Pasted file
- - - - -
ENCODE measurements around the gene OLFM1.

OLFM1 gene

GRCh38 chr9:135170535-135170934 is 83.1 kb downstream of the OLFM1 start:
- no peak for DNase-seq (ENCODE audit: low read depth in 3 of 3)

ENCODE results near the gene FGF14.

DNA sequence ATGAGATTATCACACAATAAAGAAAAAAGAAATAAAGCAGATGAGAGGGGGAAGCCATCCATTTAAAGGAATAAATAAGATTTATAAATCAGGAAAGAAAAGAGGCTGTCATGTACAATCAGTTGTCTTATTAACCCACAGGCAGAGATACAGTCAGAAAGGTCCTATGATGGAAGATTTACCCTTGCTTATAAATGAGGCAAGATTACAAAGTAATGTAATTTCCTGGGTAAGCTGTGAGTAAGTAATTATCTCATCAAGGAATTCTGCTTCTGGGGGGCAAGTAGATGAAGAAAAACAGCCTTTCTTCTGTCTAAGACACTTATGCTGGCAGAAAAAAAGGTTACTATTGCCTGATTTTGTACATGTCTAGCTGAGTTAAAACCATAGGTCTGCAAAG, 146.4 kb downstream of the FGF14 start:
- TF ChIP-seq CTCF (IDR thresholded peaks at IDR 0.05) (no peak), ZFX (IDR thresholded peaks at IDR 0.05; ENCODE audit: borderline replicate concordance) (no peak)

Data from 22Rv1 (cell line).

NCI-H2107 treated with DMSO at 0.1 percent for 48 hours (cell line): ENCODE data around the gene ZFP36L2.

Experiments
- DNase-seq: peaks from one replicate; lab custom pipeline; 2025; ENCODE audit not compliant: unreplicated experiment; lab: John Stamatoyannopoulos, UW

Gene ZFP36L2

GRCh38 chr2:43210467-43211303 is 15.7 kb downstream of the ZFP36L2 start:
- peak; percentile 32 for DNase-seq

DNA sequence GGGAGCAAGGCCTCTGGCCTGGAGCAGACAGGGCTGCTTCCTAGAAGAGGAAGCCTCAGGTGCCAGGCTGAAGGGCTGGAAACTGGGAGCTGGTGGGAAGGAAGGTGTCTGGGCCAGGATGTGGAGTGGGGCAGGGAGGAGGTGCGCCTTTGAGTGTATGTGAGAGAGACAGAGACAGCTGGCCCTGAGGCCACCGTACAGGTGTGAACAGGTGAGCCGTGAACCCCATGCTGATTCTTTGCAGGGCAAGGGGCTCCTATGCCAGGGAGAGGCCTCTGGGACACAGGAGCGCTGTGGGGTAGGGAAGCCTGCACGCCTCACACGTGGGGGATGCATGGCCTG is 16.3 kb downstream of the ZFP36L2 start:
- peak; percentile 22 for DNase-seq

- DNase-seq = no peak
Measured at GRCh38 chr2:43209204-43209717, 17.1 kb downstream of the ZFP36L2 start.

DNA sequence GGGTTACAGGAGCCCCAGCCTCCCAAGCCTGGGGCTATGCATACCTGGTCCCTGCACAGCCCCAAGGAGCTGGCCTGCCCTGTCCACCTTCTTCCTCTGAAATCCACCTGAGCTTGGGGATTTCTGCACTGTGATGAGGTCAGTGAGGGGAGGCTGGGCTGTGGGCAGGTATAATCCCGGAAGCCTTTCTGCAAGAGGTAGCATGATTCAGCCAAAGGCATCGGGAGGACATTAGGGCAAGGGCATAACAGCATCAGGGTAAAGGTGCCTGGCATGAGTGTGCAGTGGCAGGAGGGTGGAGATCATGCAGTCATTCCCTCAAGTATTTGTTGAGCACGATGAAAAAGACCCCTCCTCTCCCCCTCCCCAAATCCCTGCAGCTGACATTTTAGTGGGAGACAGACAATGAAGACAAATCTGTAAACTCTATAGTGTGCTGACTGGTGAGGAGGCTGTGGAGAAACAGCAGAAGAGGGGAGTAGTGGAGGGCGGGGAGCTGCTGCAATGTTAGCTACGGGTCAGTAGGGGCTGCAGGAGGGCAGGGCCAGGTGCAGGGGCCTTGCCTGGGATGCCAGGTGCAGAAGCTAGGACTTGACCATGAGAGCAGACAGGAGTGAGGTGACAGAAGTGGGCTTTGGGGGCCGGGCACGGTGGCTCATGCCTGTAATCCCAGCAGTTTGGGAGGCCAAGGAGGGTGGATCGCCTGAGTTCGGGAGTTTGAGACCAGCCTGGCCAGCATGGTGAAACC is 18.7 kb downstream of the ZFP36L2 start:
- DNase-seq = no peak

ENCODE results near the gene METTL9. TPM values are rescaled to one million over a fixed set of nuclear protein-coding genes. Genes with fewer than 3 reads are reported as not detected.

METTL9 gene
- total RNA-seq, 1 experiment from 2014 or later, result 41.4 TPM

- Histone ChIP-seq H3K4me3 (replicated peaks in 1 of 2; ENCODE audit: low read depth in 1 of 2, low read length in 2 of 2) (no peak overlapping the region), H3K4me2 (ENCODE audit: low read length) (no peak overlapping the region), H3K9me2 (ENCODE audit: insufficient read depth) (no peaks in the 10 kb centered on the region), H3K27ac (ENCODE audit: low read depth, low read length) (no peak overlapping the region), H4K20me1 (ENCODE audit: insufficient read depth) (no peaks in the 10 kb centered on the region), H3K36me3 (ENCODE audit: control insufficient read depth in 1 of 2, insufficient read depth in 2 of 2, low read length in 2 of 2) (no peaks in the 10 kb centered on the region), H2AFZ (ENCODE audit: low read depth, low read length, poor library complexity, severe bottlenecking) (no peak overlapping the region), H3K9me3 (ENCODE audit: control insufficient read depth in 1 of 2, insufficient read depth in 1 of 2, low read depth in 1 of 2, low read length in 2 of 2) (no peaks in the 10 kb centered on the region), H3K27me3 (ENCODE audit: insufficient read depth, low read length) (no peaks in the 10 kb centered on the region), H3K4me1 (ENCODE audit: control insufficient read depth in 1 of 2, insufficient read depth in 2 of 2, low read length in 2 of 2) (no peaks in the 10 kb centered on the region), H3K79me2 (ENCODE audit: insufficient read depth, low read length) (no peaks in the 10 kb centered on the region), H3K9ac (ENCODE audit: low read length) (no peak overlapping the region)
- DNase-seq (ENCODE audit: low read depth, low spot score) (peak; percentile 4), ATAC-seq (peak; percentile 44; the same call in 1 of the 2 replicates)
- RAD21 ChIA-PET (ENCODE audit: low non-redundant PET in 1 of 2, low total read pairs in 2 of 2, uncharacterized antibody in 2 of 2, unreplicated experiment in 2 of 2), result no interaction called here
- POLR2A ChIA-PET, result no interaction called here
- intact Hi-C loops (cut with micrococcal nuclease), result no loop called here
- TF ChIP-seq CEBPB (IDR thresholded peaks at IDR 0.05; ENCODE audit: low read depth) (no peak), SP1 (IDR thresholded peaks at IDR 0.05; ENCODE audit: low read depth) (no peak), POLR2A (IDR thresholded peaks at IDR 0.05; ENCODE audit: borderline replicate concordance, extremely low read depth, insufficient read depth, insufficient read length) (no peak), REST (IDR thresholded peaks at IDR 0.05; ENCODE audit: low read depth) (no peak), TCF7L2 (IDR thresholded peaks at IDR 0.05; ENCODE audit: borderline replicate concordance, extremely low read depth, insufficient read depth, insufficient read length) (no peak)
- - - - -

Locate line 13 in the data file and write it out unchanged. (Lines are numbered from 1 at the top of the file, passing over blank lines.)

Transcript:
GRCh38 chr2:43210467-43211303 is 15.7 kb downstream of the ZFP36L2 start: